The Syrian Civil War is possibly about to transition to a new phase. If Russian President Vladimir Putin’s renewed proclamations that Russia has, at least, provided air cover for the Free Syrian Army are proven true, the policy shift away from what the US-led Coalition forces believe was a pro-Assad campaign against Western-backed rebels should be praised.
Although the official spin on Putin’s statements suggests the Russian leader may have overplayed his overly complex propaganda game, support of the Free Syrian Army could be Putin’s way of hedging his bet in Syria. It could also be a means of controlling Syrian President Basher Al-Assad, who has recently said he will not negotiate with armed groups even as the so-called Riyadh conference officially unified rebels in the ouster of Assad.
Furthermore, the cooperation with Free Syrian Army President Putin is referencing could very well be strikes on Islamic State targets following the October 1st IS bombing of a Russian Metrojet Airbus A321. What this suggests is that someone within the loosely affiliated “Free Syrian Army” probably passed along information regarding the location of the Islamic State strongholds to Russian forces.
It also demonstrates Russian forces either fully understood they were not bombing Islamic State targets at the onset of Russian intervention and/or the Assad regime was providing information that intentionally avoided Islamic State targets.
Given the Assad Regime has been accused of working with IS before and the majority of Islamic State oil is sold to the Assad regime, even as Russian airstrikes have largely targeted IS oil entering Turkey, it demonstrates Assad is trying to use a divide-and-conquer-strategy against his enemies with Russia acting as its unwitting pawn.
On the other hand, Assad would be wise to recognize Putin did not intervene in the Syrian Civil War for Assad’s interests. Diminishing the threat of terrorism, strengthening future ties with Syria, as well as the rest of the Middle East, and making Russia indispensible to the West are Russia’s interests. To be blunt, a US-led Coalition does not need Russian airstrikes.
What makes Russia valuable to the West is its ability to ensure Assad will leave power. If Assad will not fulfill this requirement for the sake of Russian interests, Russia has no interest in supporting Assad.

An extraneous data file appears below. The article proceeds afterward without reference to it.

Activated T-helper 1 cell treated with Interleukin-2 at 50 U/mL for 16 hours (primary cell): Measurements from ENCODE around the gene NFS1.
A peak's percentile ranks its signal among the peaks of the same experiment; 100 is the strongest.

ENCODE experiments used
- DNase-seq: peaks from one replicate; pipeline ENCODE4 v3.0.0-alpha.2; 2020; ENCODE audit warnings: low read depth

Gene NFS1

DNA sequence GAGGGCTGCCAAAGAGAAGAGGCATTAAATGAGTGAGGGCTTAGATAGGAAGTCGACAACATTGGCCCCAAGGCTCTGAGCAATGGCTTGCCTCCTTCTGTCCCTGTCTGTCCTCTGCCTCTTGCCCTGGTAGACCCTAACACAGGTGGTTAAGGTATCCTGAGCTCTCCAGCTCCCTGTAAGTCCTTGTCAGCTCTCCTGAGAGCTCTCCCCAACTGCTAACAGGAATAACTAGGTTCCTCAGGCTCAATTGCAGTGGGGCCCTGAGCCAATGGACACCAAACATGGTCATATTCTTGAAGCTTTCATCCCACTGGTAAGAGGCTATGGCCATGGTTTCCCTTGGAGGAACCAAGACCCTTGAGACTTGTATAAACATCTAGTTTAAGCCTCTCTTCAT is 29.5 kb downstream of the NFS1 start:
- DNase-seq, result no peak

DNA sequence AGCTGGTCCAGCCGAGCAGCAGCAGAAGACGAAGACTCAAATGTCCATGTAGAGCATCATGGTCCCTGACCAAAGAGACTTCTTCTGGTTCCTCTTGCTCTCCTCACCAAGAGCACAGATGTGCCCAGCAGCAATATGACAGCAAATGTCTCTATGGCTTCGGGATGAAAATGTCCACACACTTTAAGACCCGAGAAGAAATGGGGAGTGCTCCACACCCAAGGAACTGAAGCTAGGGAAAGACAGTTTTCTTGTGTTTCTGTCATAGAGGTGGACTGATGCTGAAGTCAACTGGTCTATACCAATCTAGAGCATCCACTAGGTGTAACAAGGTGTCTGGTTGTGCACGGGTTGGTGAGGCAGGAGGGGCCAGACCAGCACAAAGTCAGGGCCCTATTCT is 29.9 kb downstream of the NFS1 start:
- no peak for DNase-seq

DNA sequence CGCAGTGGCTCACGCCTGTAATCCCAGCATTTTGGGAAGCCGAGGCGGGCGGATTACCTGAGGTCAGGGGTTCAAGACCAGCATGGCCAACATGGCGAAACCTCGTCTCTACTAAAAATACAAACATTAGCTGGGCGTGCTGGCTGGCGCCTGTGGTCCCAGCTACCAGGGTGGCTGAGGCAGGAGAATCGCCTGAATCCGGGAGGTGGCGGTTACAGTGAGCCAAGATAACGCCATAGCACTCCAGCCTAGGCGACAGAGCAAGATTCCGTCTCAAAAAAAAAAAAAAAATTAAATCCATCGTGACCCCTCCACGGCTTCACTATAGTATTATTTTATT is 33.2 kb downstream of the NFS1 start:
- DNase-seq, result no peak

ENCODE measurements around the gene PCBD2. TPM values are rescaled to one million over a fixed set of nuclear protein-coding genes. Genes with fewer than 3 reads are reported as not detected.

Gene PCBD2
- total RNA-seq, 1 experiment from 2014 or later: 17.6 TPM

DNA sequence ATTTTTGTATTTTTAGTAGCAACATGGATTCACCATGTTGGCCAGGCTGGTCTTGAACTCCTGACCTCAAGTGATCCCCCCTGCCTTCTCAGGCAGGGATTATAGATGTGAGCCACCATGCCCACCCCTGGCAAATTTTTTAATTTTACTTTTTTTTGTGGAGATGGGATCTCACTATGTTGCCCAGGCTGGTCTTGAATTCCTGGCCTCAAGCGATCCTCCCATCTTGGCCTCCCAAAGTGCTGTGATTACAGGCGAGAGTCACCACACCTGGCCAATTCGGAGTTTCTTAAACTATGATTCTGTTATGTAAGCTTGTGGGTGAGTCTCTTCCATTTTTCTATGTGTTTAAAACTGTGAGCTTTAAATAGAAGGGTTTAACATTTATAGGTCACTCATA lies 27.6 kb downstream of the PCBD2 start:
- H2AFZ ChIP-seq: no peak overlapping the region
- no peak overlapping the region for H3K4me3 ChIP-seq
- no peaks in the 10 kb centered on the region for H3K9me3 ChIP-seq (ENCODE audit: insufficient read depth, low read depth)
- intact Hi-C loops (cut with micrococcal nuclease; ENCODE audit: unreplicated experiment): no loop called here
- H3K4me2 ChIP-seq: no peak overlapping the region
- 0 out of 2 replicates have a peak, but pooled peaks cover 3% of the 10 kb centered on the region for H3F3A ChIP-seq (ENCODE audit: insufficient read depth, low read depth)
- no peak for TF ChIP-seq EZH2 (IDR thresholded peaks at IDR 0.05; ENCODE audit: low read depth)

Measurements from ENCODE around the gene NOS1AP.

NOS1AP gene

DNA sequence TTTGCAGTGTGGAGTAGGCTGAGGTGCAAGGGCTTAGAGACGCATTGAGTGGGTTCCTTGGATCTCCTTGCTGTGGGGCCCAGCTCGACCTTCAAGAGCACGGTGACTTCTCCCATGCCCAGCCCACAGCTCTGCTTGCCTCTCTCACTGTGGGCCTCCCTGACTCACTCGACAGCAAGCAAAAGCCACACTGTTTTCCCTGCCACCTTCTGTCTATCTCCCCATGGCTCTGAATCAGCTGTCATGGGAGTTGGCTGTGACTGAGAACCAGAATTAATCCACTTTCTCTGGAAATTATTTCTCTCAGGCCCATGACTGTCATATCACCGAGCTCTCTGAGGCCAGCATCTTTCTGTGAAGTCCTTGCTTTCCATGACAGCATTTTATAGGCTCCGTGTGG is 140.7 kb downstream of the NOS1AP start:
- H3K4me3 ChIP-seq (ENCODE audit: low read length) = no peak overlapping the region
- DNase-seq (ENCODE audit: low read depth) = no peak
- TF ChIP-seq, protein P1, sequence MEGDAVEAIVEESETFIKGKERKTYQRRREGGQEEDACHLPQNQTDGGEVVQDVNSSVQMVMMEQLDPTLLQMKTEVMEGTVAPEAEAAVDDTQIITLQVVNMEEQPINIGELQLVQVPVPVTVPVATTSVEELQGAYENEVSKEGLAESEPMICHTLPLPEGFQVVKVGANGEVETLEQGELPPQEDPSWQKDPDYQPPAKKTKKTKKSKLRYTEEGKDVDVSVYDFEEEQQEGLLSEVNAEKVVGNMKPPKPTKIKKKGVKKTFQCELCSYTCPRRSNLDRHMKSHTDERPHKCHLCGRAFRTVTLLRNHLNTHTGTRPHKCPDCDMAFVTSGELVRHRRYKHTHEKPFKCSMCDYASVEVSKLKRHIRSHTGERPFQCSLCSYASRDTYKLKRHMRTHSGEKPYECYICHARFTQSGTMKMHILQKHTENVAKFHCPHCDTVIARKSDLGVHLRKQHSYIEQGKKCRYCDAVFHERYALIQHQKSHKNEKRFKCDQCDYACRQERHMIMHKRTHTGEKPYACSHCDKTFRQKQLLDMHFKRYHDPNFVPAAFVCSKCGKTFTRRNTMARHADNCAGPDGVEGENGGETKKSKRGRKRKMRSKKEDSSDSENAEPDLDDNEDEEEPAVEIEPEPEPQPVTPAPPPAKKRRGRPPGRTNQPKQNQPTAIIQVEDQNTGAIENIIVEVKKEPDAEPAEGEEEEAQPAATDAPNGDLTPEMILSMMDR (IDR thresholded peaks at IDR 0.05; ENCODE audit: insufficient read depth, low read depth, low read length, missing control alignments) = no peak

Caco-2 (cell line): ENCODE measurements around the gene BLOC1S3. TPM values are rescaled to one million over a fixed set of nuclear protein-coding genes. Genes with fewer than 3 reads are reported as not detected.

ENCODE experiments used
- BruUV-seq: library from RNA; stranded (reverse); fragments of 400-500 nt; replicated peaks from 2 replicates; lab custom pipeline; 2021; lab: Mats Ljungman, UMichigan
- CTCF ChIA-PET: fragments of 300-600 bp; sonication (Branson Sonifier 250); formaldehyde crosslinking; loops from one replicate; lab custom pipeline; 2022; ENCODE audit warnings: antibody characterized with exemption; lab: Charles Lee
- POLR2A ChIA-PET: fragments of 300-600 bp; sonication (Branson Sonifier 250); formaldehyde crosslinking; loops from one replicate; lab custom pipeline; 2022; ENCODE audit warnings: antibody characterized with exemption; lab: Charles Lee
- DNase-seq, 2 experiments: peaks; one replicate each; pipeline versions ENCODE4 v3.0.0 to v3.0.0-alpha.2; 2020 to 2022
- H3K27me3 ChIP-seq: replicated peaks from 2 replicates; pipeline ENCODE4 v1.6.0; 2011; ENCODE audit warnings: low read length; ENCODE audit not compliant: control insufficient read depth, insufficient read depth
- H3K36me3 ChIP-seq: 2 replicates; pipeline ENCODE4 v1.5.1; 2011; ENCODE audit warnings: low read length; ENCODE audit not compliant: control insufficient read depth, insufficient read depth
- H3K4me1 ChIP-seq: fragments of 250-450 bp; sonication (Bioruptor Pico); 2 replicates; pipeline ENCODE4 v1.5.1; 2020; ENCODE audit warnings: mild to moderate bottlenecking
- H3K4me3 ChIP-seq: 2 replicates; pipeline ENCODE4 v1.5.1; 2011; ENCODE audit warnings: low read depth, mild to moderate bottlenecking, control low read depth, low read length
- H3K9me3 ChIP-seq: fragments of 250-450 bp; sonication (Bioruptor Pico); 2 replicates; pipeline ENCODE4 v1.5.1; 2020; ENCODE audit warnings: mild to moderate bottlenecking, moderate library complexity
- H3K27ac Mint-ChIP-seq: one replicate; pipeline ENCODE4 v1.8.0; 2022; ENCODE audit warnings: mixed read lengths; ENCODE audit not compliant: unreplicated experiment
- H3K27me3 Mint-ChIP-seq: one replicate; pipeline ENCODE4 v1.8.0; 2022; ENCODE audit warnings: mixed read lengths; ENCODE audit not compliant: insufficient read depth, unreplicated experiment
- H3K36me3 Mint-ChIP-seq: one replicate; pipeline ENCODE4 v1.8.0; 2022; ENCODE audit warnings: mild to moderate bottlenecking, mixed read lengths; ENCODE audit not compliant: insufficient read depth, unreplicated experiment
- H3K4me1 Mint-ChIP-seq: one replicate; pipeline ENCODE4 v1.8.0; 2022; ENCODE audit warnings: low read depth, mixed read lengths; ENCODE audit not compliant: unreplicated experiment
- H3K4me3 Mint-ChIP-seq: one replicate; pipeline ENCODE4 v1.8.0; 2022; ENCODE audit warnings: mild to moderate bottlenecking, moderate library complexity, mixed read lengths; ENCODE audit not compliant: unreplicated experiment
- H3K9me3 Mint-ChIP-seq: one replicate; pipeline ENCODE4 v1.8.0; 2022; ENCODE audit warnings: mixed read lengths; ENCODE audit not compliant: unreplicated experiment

Unfortunately for Putin, the willingness of Turkey and rebel groups to shoot down Russian aircraft leave him no clear alternative allies in the warzone.
The Iraq-Turkey dispute over the deployment of a few hundred additional Turkish troops in Iraq, which Iraqi officials frame as an invasion, is reminiscent of the struggles the US faced when providing for Iraqi security and working with Iraq’s highly dysfunctional leadership. It also suggests Iraq is trying to use Turkey’s dispute with Russia over the downing of a Sukhoi Su-24 fighter jet to either broaden Russian military intervention to include Iraq or use the Western-Russian dispute to attract greater US military support.
Clearly, these latest developed only add to the already complex situation on the ground. Unfortunately, global powers have a tendency of being manipulated by their allies on ground to the point they become entangled in wars that run thoroughly contrary their own interests. This has certainly been true for the United States and its involvement in the Middle East.
Instead of allowing itself to be manipulated to serve the interests of minor regional powers in the Middle East, the Putin government would be wise to focus its attention on its broader, long-term interests. This means moving away from support for Assad and moving toward actually supporting Western-backed rebels.
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